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The brick

Cité épiscopale d’Albi

The originality of Albi Cathedral resides primarily in the material from which it is built: brick.

Unlike stone, which needs to be cut and laid by specialist workers, and sometimes involves difficult and costly transportation, bricks can be produced on site. Their standard dimensions render them easy to put in place; due to their modular character, and simple manoeuvres suffice allowing construction to advance rapidly. This is especially true as the walls of the Cathedral of Sainte-Cécile are uniform throughout their breadth and no rubble work was necessary in their construction.

The choice of brick was principally due to spiritual motives. Conceived as a response to the Cathar heresy, the Cathedral needed to be quickly completed. Also, in its simplicity and sobriety, brick expresses a turn towards austerity in response to the criticisms of the luxuriousness of places of worship made by the “enemies” of the Church.

The bareness and the grandeur of the architecture suggest, in defiance of the heretics, that matter can evoke spirituality. The inevitable variations of colour which come with the use of brick contribute to this effect.

A particular form of brick was used in the Cathedral of Sainte-Cécile, ’brique foraine’. The name may come from the fact that the bricks were fired in an oven (’four’) and of better quality than non-fired bricks. On the other hand it could come from the fact that they were generally sold at fairs (’foires’).

The ’brique foraine’ responds to the basic requirement of an easily manipulable building unit - it weighs around 8-9 kg - but additionally, its average dimensions (5.5x22x37cm) approach the proportions of the ’golden number.’ 1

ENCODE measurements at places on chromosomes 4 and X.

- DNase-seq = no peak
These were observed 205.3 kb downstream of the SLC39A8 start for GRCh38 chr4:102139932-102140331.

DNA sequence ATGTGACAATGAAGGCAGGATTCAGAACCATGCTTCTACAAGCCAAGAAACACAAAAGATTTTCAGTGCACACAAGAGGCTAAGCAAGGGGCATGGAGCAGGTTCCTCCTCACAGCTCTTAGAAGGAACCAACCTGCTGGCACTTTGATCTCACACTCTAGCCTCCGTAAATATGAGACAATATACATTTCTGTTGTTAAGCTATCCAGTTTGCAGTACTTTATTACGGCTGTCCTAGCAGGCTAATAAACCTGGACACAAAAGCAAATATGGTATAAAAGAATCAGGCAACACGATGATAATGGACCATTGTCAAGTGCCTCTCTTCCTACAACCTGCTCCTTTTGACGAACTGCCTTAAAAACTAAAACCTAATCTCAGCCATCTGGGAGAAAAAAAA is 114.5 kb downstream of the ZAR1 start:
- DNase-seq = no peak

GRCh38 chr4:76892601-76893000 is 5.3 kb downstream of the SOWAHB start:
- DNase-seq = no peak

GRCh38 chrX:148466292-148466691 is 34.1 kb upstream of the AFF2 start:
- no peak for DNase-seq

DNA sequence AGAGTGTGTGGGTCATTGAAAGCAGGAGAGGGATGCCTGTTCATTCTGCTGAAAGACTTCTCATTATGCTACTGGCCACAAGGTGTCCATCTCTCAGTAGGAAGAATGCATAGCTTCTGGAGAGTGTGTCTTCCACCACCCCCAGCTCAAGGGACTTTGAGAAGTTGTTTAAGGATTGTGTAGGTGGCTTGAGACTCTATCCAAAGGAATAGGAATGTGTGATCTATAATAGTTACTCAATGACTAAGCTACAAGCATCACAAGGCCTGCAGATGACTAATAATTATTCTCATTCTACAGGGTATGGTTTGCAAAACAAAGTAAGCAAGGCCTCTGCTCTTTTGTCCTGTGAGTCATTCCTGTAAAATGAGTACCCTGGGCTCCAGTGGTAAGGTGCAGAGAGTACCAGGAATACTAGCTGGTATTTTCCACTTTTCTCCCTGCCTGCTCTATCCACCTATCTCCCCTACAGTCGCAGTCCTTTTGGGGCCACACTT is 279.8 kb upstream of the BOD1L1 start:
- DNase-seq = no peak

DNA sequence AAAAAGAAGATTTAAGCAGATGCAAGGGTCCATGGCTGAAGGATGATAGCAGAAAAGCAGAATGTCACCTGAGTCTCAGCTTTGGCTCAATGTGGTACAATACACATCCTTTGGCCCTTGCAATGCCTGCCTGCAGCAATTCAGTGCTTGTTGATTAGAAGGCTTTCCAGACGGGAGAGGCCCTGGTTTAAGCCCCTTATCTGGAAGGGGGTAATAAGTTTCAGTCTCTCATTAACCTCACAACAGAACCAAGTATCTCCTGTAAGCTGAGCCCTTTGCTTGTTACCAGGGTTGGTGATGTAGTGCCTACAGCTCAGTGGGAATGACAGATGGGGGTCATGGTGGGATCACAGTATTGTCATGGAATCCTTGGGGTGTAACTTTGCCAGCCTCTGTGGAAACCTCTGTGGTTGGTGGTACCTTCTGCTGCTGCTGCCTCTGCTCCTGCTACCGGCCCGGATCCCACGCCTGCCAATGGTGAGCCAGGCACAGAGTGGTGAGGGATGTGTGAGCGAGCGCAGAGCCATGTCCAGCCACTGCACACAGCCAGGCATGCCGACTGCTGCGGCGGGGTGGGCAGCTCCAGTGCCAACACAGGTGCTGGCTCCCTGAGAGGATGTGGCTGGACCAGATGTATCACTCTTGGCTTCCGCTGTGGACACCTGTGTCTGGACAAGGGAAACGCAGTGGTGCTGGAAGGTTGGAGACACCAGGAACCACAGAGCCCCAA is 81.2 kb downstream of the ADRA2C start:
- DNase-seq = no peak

The ’brique foraine’ had a very large weight-bearing surface which allowed complete structures to be built with no recourse to additional structural support in stone.

The use of this material allowed builders to avoid the delicate stone-cutting necessary for stone constructions enabling walls to be built without the help of qualified specialists.

Whilst the Cathedrals of northern France, at Reims or Amiens, were being built using standardised architectural elements, pre-cut in the quarry, at Albi, ’brique foraine’ a structurally standardised material, was being used.

Finally, the use of brick was linked to the Gothic spirit which valued structure and technical thought. Gothic architecture saw a decomposition of the architectural art to the different technical functions, giving emphasis to the supporting structures; arches, pillars and walls.

In religious buildings the use of brick is fully justified as it goes hand in hand with the bareness and simplicity of forms and volumes. The Cathedral of Sainte-Cécile is thus an exemplary demonstration of the art of brick construction.

’Brique foraine’ is a common factor linking many sites spread along the Tarn and Garonne rivers but among them all it is Albi that stands out.

The Episcopal city of Albi, in its extraordinary monuments, takes a simple and widespread building material to the greatest heights of architectural and aesthetic expression.

1The golden number, equal to (1+√5)/2, approximately 1.618, corresponds to a proportionality which is considered particularly pleasing aesthetically. It was first found in Greek thought at the end of the 6th and beginning of the 5th centuries BC in the works of Pythagoras but it was Euclid, in his Elements, who developed a theory around this number when he attempted to define the most logical fashion of cutting a segment into two unequal but ’harmonious’ parts. For many artists, such as Leonardo Da Vinci or Le Corbusier – to cite only the most celebrated – the golden number would provide the key to the harmony of a work of art. This belief was further popularised with the appearance, in 1930, of a book entitled ’The Golden Number’ by the Romanian Matila Ghyka. According to Ghyka, ancient Greek artists deliberately used the golden number, or golden section, to inspire emotion in the spectator. This would explain how the statuary and architecture of Classical Greece, the Parthenon or the Propylaea, speak so directly to our senses. Among the most fervent admirers of Ghyka’s work was Paul Valéry who was readily convinced of the truthfulness of this thesis.

Édité par la Mairie d’Albi

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